Jon Burgerman – world's greatest doodler on colouring in, tackling challenges and launching a new book

Jon Burgerman is the UK born, NYC-based artist instigating improvisation and play through drawing and spectacle. He is a purveyor of doodles and is often credited and referenced as the leading figure in the popular 'Doodle' art style.

Image Credit: [Bas Berkhout](

Image Credit: Bas Berkhout

His work is placed between fine art, urban art and pop-culture, using humour to reference and question his contemporary milieu. His is a pervasive and instantly recognisable aesthetic that exists across a multitude of forms including canvases, large-scale murals (indoor and outside), sculpture, toys, apparel, design, print and people (as tattoos and temporary drawings).

Jon studied Fine Art at The Nottingham Trent University, graduating in 2001 with First Class Honours. If you're a fan of his work, then you'll be happy to know that he's launching a colouring and sticker book today. Called Burgerworld and published by Laurence King, it's jam-packed with big personality and doodle artworks, where you can colour and scribble strange monsters and mind-boggling creatures.

We spent half an hour chatting to Jon about his new book, his life, the universe, doodles and everything.

Tell us a little more about yourself. Where are you from originally? Where did you study?

Hello! I was born in the middle of the UK. I am a middle child. I don't like sitting in the middle of the back seat of a car.

I studied Fine Art in Nottingham in the East Midlands of the UK. When I graduated, I didn't know what I was going to do. I knew what I wanted to do - draw and make things, but I didn't see how that could be a career, or what you'd even call it. Funnily, I think I've carved out my little career that I'm not sure existed before - I am a doodler!

What was the main trigger for starting a career in illustration? Have you always drawn?

Yes, like all children I drew. It's just that as we grow up a lot of people stop drawing. It's nothing unusual to draw as a child. It's perhaps more unusual to keep drawing anthropomorphic pizza slices on skateboards well into your thirties.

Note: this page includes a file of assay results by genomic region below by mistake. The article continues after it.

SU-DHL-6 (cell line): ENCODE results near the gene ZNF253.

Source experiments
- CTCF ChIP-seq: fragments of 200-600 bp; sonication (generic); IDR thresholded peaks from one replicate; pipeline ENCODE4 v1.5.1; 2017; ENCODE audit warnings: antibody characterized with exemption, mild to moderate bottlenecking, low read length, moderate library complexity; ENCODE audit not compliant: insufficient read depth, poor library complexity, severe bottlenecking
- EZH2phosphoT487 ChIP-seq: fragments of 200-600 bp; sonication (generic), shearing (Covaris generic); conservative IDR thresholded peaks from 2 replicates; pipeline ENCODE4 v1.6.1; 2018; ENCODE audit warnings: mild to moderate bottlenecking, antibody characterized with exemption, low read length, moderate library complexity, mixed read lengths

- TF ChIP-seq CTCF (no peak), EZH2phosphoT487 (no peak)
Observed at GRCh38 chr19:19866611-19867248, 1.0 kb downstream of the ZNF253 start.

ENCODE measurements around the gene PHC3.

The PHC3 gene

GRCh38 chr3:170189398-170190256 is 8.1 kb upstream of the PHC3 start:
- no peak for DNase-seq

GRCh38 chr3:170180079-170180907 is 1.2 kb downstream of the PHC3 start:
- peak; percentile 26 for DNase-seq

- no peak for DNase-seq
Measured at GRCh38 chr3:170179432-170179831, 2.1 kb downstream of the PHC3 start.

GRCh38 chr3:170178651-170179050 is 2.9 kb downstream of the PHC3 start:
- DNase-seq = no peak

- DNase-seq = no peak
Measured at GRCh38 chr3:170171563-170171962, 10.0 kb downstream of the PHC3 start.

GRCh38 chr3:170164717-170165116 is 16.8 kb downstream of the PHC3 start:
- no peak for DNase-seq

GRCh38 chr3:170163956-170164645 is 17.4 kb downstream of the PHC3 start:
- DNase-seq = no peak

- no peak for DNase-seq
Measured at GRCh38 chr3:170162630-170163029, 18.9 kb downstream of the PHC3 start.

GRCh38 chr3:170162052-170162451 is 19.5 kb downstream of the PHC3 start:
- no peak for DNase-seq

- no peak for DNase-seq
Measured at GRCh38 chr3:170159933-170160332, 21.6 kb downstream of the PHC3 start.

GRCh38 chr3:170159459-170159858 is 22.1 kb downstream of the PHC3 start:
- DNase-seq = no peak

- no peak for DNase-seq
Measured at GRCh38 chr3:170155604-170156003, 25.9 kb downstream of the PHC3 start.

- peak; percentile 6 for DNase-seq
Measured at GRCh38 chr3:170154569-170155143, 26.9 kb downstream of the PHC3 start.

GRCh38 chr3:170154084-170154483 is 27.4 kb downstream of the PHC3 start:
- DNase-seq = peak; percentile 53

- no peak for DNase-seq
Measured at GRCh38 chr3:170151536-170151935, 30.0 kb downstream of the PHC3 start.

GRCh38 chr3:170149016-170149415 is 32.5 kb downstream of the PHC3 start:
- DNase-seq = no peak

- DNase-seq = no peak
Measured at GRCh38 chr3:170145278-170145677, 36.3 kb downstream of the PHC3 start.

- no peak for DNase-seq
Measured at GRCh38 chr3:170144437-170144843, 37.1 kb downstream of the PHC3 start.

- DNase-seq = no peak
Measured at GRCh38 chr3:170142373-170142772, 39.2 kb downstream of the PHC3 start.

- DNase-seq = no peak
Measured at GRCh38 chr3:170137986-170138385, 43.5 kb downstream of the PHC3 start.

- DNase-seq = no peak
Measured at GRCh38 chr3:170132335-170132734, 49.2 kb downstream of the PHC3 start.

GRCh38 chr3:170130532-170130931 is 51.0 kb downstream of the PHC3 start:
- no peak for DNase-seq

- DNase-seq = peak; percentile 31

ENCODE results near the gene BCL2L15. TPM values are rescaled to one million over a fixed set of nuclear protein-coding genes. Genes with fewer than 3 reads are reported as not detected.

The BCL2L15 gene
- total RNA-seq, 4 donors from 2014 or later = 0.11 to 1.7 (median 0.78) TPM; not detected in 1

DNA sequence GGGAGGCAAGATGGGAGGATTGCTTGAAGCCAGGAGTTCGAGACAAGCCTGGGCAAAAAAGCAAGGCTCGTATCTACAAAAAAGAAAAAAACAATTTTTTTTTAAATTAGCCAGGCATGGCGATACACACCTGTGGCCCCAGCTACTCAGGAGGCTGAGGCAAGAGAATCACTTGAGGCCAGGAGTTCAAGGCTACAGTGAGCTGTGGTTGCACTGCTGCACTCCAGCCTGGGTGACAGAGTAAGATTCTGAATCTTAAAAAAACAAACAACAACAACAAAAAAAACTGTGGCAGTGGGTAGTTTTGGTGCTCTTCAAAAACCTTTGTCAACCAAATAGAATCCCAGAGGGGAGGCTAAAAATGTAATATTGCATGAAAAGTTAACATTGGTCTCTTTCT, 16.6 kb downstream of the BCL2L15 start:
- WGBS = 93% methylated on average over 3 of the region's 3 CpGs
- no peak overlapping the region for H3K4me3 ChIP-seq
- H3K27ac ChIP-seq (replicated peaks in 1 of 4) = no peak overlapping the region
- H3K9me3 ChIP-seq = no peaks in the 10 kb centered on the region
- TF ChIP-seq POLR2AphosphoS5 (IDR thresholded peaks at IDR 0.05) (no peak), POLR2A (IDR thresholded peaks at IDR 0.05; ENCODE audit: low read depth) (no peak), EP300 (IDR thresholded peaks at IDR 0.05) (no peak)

While I do some illustration work from time to time, I don't think my career is in illustration. I don't do editorial pieces and the like (no-one ever asks me). If I relied solely on illustration work, I'd of starved long ago.

Can you briefly talk us through your creative process, from planning (if this applies) to finished illustration?

Thinking is the first thing. I think about what I might make and how it might feel. How it might feel to make it and how it might feel at the end of the process when the viewer is looking at it.

Then I try and describe the feeling through drawings in ink. I take the drawings I like the best and, depending on the project and who it's for, will scan them in.

Once scanned I might clean them up a bit in Photoshop and then colour them in. And then it's done. The process is straightforward and often quite quick. The thinking and the feeling can take a long time, though.

Did you find it tough to break into the industry? Or did you find success early on?

I don't think I've broken into any industries. I feel like a perpetual outsider. I'm not quite a proper artist; I'm not a designer, I'm not an animator or musician although I love to dabble, I'm not much of an illustrator. I'm a bit of all these things and don't snuggly fit into any of these brackets. This is fine by me of course. I'm like Groucho, not wanting to belong to any club that would have me.

I got a break early on to make an LP cover for Charles Webster. That was the first proper time someone paid me to make an artwork for them. I made a painting, it was photographed and then used as his record sleeve.

Following that, I did a bunch of other house music record sleeves and things, slowly, started to pick up. It was a whole new world for me; I had no idea you could be commissioned to make paintings and drawings for people to use commercially.

Image credit: Bas Berkhout

Image credit: Bas Berkhout

Image credit: Bas Berkhout

Image credit: Bas Berkhout

What challenges have you faced? And how have you overcome them?